- Hedge fund manager Paul Tudor Jones told CNBC the market could be higher by June despite expectations for a turbulent April.
- "I do think the stock market's going to find a bottom once we get a peak in the epidemic curve, [there's] not a doubt in my mind the stock market will rally," he said.
- Jones's comments came amid one of the most violent Wall Street sell-offs in recent years with the S&P 500 down 26% from its all-time high.
Hedge fund manager Paul Tudor Jones told CNBC on Thursday the market could be higher by June despite what he sees as a turbulent month ahead.
"My guess is one of the reasons the market's up right now is because of all the month-end rebalancing. The market's front-running, it sees the fact that there are going to be a lot of equities to buy," Jones told CNBC's "Squawk Box." "That's one reason my guess is we'll stay firm into month-end and then we'll be challenged in April," as the market digests a peak level of coronavirus cases.
"I think that could bring us to a retest, it might even bring us to a fractional new low. But I do think the stock market's going to find a bottom once we get a peak in the epidemic curve, [there's] not a doubt in my mind the stock market will rally," he continued. "My guess is we'll be higher three or four months from now, five months from now, than lower than where we are right now."
The comments by the billionaire founder of Tudor Investment and Just Capital came amid one of the most violent Wall Street sell-offs in recent years with the Dow Jones Industrial Average and S&P 500 down at least 26% from their respective all-time highs hit last month. Minutes after the interview, the Labor Department reported a surge in weekly jobless claims to 3.28 million, shattering the all-time mark of 695,000 in October 1982.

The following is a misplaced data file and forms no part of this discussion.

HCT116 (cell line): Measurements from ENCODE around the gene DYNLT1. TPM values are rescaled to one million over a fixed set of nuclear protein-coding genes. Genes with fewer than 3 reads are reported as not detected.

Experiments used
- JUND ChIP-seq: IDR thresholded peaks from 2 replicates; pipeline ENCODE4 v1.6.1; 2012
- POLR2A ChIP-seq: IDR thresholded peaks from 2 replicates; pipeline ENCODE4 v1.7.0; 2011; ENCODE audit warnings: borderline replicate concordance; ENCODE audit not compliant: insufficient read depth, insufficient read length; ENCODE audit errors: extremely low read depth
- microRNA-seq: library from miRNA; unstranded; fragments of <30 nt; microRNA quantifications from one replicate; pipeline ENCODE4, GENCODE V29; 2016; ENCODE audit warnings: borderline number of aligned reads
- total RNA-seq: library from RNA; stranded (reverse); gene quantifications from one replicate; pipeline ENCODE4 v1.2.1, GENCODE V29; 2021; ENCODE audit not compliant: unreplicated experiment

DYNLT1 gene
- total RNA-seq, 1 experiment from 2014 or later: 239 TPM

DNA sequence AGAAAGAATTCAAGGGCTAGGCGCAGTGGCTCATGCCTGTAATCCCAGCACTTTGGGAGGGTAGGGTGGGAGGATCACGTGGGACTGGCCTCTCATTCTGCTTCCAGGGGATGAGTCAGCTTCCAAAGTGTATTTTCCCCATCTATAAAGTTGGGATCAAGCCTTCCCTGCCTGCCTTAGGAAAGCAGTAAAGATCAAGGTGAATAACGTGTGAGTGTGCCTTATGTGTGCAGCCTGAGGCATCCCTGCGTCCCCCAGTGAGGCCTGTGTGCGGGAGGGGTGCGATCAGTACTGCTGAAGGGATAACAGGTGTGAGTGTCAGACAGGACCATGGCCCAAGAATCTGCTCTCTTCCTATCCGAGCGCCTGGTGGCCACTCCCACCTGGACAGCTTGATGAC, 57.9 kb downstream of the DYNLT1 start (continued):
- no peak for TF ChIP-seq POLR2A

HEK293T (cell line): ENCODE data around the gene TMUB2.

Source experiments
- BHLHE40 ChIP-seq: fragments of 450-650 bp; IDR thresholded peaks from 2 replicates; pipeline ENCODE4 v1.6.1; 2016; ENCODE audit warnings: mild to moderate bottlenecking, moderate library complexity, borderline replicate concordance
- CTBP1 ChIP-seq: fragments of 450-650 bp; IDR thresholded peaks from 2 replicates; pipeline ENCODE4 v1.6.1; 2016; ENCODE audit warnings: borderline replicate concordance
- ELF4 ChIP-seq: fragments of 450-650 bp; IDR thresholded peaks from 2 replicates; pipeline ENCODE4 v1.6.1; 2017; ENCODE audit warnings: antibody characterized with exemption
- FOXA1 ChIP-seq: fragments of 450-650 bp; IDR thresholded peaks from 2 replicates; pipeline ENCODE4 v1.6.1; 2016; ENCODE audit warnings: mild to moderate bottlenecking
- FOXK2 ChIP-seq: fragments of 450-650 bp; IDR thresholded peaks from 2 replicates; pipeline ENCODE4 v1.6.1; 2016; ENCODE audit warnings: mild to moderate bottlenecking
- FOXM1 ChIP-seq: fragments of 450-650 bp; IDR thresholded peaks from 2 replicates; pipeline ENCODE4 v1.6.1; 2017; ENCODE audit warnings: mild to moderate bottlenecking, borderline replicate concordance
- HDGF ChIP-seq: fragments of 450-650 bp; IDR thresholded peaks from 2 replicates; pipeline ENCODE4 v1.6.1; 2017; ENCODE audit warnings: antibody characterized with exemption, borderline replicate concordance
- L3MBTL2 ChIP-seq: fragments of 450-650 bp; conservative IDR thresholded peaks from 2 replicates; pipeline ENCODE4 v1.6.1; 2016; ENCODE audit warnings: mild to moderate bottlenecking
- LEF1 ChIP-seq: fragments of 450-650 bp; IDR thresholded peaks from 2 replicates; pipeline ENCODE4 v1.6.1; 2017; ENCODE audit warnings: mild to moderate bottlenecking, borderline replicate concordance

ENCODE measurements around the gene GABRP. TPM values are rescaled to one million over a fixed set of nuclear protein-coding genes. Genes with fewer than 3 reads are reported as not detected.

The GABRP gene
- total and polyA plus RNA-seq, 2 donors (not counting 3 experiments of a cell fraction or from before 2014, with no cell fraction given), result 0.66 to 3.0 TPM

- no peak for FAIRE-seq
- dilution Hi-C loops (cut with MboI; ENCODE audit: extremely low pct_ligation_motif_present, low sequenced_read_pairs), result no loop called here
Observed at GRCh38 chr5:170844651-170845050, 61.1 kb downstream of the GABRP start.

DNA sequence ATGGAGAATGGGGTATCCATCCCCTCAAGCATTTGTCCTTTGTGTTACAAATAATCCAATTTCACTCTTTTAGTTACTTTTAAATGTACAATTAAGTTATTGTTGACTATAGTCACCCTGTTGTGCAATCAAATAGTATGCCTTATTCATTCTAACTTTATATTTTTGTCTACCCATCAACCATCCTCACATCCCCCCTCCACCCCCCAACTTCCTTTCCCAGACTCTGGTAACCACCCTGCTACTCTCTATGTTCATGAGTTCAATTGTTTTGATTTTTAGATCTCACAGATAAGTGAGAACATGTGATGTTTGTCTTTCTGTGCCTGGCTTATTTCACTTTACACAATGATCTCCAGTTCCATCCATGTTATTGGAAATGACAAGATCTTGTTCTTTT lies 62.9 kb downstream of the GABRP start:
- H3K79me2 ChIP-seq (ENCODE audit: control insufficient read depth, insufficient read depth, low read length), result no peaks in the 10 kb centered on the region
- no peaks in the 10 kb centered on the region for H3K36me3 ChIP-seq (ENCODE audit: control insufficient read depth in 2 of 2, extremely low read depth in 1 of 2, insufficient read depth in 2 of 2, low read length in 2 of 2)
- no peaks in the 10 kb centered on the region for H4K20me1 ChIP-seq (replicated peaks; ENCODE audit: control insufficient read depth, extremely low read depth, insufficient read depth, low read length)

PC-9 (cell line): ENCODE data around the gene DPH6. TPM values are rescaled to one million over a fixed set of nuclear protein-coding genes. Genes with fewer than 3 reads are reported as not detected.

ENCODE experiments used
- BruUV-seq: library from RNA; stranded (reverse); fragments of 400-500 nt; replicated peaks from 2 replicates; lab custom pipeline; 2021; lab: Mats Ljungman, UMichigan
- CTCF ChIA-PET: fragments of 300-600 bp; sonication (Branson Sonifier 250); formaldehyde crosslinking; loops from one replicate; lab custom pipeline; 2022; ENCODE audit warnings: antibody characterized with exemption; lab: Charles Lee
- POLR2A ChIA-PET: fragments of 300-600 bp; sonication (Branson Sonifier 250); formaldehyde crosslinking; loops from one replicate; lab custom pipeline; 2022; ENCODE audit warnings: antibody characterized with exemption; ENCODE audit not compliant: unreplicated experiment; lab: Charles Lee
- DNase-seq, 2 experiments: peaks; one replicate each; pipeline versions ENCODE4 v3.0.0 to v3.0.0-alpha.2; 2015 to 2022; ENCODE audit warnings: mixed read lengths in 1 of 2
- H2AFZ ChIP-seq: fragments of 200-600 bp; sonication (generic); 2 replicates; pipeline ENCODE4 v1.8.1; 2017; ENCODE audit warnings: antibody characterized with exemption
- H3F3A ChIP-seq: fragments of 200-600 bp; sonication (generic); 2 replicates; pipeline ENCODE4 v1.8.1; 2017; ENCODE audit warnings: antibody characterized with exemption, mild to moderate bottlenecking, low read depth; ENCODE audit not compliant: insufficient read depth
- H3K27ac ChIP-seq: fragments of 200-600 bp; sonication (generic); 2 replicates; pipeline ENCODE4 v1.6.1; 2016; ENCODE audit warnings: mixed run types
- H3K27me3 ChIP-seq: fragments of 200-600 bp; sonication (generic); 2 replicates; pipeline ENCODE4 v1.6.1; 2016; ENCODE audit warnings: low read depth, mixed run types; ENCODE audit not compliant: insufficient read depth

Investors have punished riskier securities like stocks as a growing number of economists warn that COVID-19, and efforts to contain its spread, could thrust the U.S. economy into a recession.
The disease has killed more than 1,000 people in the United States, according to Johns Hopkins University.
Jones on Thursday urged Americans not to panic or blow the illness out of proportion, saying the disease will eventually pass. He said his daughter, in her mid-20s, contracted a "mild case" of COVID-19 and is doing fine as she works through it.
"We've got to be careful not to mythologize this particular disease," he said. "We've got to be careful not to mythologize this into the pandemic Godzilla. We can beat this thing."
The investor noted that even though COVID-19 spreads at a rapid pace, its death toll on the U.S. is still a fraction of what the flu often exacts in any given year.
Jones reportedly was among the top investors who spoke by telephone earlier this week with President Donald Trump and Vice President Mike Pence about the economy amid the coronavirus outbreak. Jones rose to Wall Street fame in the late 1980s after calling the 1987 market crash and is widely considered a pioneer in the hedge fund industry.
Jones has been focused on his relatively new Just U.S. Large Cap Equity exchange-traded fund, which scores businesses on factors including environmental issues and how employees are treated.
Goldman Sachs launched the ETF in 2018 using a model from Jones' foundation, Just Capital. At launch, the ETF tracked Russell 1000 companies including Apple, Amazon and Bank of America.
The fund returned about 31.5% in calendar 2019, before investors began worrying about the spread of COVID-19.
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